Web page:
So now we move on to Russell Tresch, alias Matt Frewer, alias Max Headroom. Good grief, this guy chewed every bit of scenery in this movie, then went back for seconds. Goody faces, weird accents, odd gestures, and constant Gene Simmons-esque tongue licks is pretty much all I can say to describe this guy. Now, Generation X started production about 6 months after the film Batman Forever was released. Why does this matter, you ask? Because Batman Forever was the one with Jim Carey as the Riddler, and Carey performed the exact same way as Frewer did in our film. I’ll be honest, I really wanted to say that Frewer tanked his role in a big bad way, but the more I think about it, I think his antics kinda made the movie for me.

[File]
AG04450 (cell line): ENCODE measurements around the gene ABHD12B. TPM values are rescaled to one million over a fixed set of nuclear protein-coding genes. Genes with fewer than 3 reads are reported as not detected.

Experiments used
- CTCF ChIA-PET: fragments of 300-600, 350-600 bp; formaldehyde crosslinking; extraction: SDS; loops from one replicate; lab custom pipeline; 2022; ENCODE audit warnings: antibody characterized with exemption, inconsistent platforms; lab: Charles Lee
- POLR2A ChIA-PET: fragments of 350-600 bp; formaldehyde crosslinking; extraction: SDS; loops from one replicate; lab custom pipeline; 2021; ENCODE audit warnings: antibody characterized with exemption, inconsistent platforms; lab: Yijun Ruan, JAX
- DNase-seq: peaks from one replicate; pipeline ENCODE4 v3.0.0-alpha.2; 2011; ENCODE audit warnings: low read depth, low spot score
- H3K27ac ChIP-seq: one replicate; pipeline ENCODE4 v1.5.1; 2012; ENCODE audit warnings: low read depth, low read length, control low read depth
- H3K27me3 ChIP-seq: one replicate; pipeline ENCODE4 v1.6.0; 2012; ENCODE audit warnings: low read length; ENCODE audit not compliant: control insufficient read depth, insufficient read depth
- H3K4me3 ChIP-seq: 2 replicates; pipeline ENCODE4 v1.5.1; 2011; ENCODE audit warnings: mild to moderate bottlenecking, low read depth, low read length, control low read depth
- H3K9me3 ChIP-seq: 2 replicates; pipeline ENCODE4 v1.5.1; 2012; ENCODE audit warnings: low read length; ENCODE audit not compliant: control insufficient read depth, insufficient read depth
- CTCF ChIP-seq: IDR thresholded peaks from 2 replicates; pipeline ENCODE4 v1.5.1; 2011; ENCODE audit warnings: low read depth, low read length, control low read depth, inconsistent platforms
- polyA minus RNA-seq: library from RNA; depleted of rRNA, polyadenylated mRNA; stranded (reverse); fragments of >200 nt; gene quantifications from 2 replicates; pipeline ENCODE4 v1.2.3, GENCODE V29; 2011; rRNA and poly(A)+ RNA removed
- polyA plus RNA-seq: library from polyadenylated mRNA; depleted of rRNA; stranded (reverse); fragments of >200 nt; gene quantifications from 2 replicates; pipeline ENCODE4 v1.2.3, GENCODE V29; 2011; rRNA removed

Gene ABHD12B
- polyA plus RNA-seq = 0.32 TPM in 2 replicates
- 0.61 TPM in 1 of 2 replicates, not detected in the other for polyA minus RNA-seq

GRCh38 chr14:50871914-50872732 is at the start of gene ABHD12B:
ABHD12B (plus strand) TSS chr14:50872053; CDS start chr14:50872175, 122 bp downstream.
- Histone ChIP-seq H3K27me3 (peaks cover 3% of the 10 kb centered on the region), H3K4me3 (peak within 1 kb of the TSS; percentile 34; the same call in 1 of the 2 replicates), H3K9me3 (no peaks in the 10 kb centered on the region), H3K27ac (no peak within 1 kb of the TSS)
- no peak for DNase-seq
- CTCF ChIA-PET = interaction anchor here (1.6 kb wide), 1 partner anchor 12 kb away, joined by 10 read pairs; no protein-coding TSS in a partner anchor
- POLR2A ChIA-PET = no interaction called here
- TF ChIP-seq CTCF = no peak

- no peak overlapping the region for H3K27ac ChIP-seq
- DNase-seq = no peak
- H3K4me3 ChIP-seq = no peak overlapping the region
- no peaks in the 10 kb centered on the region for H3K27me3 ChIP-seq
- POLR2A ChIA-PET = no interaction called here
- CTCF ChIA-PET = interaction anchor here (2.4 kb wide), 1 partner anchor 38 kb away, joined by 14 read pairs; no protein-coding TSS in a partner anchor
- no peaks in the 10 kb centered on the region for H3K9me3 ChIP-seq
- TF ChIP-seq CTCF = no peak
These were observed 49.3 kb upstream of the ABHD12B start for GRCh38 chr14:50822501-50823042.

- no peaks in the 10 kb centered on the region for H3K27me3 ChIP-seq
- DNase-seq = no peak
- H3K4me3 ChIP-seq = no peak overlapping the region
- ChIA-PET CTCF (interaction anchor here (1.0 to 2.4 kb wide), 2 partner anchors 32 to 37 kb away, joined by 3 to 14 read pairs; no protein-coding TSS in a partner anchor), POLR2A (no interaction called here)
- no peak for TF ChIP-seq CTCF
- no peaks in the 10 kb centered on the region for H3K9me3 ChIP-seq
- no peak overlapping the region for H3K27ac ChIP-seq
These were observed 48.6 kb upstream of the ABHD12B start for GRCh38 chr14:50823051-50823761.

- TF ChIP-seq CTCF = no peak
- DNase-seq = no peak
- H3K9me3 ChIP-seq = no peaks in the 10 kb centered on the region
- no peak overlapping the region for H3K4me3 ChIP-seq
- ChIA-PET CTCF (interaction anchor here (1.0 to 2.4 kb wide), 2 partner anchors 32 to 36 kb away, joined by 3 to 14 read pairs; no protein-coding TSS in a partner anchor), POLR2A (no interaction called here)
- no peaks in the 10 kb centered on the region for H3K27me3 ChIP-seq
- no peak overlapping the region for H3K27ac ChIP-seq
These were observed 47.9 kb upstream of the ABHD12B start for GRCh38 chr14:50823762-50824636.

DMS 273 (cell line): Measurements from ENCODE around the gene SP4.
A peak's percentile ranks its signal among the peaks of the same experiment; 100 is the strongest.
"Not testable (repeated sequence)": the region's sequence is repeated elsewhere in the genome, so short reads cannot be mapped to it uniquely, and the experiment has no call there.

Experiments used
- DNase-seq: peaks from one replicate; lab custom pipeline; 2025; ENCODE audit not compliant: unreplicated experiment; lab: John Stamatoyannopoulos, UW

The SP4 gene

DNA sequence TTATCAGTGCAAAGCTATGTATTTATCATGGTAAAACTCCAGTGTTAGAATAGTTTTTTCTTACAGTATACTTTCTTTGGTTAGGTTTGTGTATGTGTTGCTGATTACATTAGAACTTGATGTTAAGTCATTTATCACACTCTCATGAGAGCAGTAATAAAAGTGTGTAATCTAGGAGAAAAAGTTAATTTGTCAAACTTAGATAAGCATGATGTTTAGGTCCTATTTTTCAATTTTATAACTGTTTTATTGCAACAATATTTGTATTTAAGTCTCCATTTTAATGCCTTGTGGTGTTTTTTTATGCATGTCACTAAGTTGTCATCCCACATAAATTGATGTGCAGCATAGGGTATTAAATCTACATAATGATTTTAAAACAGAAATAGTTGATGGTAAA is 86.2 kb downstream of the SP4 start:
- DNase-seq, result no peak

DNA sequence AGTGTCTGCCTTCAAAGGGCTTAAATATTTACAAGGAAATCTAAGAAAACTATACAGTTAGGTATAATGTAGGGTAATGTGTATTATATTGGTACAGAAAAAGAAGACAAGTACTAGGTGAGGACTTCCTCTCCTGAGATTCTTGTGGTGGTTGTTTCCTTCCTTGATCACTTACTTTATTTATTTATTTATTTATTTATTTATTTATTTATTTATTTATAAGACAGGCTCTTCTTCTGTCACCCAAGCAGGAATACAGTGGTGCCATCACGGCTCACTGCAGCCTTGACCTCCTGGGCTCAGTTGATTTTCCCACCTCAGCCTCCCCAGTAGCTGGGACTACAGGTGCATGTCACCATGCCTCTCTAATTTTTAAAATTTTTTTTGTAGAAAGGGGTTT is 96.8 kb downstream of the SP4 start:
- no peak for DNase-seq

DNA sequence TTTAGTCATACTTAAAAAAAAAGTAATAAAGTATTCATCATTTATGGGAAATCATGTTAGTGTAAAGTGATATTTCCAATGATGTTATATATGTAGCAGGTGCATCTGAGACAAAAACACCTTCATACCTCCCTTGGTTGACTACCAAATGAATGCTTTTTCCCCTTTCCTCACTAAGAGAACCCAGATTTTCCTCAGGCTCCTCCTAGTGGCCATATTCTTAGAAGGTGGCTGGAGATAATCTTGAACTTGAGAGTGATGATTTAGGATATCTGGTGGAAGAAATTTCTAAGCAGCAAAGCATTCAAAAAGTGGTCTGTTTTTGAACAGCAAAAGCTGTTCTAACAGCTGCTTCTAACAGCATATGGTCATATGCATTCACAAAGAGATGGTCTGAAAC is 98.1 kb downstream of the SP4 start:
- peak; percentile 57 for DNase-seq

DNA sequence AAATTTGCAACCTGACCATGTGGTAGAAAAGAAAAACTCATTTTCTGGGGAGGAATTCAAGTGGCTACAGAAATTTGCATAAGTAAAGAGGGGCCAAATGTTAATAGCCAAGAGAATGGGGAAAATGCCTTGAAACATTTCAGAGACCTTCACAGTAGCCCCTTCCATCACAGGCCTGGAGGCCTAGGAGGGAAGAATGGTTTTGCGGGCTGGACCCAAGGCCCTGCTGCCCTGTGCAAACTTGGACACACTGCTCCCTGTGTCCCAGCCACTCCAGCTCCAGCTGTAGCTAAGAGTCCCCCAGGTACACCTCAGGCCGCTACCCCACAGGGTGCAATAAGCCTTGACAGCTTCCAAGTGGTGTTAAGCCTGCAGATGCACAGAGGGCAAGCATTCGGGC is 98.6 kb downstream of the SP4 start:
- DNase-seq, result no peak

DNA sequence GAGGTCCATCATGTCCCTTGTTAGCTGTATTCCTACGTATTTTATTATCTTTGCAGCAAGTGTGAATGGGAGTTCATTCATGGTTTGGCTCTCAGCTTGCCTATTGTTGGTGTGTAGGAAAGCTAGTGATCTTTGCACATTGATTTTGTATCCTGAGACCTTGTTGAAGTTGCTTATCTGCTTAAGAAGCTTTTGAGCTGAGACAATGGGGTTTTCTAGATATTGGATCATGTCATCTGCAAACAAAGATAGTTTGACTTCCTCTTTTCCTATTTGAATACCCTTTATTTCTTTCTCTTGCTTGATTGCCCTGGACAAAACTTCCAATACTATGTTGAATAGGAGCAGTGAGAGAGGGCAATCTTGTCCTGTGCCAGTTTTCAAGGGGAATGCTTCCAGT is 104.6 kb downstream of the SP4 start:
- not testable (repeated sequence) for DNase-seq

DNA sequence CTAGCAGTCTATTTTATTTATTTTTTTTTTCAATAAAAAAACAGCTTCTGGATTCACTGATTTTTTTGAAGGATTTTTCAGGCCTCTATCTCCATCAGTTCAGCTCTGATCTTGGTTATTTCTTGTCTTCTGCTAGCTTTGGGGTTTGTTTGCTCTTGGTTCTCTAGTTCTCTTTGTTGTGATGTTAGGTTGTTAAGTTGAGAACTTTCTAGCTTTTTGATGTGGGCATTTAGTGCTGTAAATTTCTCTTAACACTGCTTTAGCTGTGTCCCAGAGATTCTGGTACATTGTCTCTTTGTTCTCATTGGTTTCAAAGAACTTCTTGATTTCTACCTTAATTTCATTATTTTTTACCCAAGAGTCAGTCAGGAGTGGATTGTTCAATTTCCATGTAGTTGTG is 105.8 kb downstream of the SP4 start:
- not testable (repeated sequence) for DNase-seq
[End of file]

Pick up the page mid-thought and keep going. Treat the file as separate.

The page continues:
At this point, I’m not really sure what else to say. It was an OK attempt at a semi-Marvel based television series. The movie was marginally entertaining, but not overly so, and I can see how 9-year-old Sam would have enjoyed the action scenes. However, I can also see 9-year-old Sam getting bored with the rest of the film, probably distracted by Legos or the Super Nintendo. Add in the out-of-place language and overall acting defects, and this flick just doesn’t hold up. Generation X gets 2 out of 5 stars this week. It was a nice try, but just didn’t work.